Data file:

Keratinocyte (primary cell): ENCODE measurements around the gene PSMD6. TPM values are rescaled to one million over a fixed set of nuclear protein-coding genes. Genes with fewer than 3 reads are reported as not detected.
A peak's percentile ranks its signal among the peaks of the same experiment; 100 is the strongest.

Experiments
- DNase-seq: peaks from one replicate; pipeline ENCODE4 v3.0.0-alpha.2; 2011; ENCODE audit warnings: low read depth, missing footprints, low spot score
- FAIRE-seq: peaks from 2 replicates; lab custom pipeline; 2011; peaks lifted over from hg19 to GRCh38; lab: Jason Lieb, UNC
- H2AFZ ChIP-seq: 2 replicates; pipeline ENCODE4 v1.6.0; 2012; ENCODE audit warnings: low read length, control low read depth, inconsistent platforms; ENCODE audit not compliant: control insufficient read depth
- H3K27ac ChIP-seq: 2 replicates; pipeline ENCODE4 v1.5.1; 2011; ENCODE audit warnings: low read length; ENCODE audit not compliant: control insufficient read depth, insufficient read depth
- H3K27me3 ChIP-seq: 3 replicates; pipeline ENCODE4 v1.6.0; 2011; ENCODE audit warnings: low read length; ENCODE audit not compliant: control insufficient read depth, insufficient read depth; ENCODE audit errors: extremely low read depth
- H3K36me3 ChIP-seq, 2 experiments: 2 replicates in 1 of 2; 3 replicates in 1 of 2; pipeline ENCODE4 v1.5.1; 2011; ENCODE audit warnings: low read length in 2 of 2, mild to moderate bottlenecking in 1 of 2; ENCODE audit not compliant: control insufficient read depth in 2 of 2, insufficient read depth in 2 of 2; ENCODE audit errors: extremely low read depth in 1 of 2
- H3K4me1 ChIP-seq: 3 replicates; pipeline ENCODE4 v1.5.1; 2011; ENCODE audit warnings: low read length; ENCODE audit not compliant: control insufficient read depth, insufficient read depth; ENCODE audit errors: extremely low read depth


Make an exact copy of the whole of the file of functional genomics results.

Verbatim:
Keratinocyte (primary cell): ENCODE measurements around the gene PSMD6. TPM values are rescaled to one million over a fixed set of nuclear protein-coding genes. Genes with fewer than 3 reads are reported as not detected.
A peak's percentile ranks its signal among the peaks of the same experiment; 100 is the strongest.

Experiments
- DNase-seq: peaks from one replicate; pipeline ENCODE4 v3.0.0-alpha.2; 2011; ENCODE audit warnings: low read depth, missing footprints, low spot score
- FAIRE-seq: peaks from 2 replicates; lab custom pipeline; 2011; peaks lifted over from hg19 to GRCh38; lab: Jason Lieb, UNC
- H2AFZ ChIP-seq: 2 replicates; pipeline ENCODE4 v1.6.0; 2012; ENCODE audit warnings: low read length, control low read depth, inconsistent platforms; ENCODE audit not compliant: control insufficient read depth
- H3K27ac ChIP-seq: 2 replicates; pipeline ENCODE4 v1.5.1; 2011; ENCODE audit warnings: low read length; ENCODE audit not compliant: control insufficient read depth, insufficient read depth
- H3K27me3 ChIP-seq: 3 replicates; pipeline ENCODE4 v1.6.0; 2011; ENCODE audit warnings: low read length; ENCODE audit not compliant: control insufficient read depth, insufficient read depth; ENCODE audit errors: extremely low read depth
- H3K36me3 ChIP-seq, 2 experiments: 2 replicates in 1 of 2; 3 replicates in 1 of 2; pipeline ENCODE4 v1.5.1; 2011; ENCODE audit warnings: low read length in 2 of 2, mild to moderate bottlenecking in 1 of 2; ENCODE audit not compliant: control insufficient read depth in 2 of 2, insufficient read depth in 2 of 2; ENCODE audit errors: extremely low read depth in 1 of 2
- H3K4me1 ChIP-seq: 3 replicates; pipeline ENCODE4 v1.5.1; 2011; ENCODE audit warnings: low read length; ENCODE audit not compliant: control insufficient read depth, insufficient read depth; ENCODE audit errors: extremely low read depth